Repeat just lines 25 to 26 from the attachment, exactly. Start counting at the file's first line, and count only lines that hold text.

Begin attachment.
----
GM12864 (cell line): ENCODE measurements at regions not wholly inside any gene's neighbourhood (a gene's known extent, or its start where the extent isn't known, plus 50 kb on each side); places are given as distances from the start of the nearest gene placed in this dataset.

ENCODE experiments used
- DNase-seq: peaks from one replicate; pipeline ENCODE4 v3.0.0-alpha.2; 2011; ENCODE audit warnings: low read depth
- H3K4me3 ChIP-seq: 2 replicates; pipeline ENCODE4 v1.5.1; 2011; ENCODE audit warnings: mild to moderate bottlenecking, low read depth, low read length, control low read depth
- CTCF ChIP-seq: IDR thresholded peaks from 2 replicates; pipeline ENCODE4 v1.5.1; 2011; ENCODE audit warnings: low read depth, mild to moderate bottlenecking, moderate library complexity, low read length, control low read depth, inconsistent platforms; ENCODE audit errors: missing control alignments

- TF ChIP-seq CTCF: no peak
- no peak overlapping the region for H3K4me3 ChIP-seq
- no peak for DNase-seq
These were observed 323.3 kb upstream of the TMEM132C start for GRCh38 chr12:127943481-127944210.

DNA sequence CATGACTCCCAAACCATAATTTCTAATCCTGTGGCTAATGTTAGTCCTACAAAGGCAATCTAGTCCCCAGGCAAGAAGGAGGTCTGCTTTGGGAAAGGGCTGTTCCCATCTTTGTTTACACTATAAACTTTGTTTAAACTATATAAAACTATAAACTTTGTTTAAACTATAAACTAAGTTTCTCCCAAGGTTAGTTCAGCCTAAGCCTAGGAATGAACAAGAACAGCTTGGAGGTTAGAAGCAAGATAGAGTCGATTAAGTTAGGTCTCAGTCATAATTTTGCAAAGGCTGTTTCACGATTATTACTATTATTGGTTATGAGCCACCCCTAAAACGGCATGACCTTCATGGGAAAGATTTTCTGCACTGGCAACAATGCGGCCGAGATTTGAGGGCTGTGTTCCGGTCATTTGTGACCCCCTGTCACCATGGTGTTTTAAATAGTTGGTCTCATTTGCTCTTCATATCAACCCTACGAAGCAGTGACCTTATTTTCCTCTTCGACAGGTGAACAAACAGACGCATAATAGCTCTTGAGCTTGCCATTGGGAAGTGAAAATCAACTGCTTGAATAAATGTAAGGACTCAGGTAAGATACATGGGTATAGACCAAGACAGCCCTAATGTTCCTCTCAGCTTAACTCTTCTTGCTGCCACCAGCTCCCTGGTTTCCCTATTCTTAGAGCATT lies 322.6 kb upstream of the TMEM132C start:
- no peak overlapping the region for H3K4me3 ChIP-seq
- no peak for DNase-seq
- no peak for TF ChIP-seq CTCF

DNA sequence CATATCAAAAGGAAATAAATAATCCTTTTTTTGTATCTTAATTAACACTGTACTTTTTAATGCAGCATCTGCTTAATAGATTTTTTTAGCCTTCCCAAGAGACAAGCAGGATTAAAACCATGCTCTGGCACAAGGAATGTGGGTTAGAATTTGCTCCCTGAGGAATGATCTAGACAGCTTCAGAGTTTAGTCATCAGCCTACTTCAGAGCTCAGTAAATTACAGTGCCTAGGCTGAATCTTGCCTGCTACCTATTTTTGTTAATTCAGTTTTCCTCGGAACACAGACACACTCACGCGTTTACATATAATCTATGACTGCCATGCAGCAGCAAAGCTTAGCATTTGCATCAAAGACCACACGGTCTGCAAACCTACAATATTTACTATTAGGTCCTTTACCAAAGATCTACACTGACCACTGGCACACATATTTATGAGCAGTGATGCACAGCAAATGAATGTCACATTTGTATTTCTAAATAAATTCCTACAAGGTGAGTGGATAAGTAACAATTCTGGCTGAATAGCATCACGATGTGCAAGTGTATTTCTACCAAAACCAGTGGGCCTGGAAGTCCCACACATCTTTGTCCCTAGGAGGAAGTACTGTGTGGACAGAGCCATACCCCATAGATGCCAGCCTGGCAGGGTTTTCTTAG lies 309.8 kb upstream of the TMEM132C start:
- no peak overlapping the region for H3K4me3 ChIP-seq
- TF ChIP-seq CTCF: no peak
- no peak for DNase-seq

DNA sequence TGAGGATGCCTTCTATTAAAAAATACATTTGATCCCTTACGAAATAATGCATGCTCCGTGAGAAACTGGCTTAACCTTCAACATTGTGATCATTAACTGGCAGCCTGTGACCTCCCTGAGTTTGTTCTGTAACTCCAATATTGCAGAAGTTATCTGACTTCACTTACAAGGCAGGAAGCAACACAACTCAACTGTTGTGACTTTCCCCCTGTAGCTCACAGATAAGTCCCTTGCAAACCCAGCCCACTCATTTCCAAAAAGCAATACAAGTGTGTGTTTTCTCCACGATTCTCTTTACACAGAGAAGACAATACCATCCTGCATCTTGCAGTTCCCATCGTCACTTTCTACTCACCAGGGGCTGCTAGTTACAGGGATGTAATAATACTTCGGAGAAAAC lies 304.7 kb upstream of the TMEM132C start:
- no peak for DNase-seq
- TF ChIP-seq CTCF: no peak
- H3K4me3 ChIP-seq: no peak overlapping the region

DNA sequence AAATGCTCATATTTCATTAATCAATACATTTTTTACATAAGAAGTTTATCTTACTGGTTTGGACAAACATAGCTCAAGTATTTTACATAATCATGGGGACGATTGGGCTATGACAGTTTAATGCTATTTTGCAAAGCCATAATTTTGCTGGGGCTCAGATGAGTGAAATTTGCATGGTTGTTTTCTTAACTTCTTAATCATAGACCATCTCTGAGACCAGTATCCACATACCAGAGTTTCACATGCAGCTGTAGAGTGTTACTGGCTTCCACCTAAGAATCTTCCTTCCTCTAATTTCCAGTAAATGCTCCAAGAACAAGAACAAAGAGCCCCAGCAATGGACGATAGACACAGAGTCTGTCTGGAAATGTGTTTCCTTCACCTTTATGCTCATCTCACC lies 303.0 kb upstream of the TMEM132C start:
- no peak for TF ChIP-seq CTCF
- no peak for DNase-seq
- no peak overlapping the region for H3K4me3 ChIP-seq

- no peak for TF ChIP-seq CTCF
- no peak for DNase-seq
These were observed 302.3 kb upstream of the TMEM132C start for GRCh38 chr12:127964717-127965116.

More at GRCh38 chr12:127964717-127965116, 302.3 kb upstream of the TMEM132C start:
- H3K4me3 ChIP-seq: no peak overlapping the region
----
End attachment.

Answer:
- no peak overlapping the region for H3K4me3 ChIP-seq

- no peak for TF ChIP-seq CTCF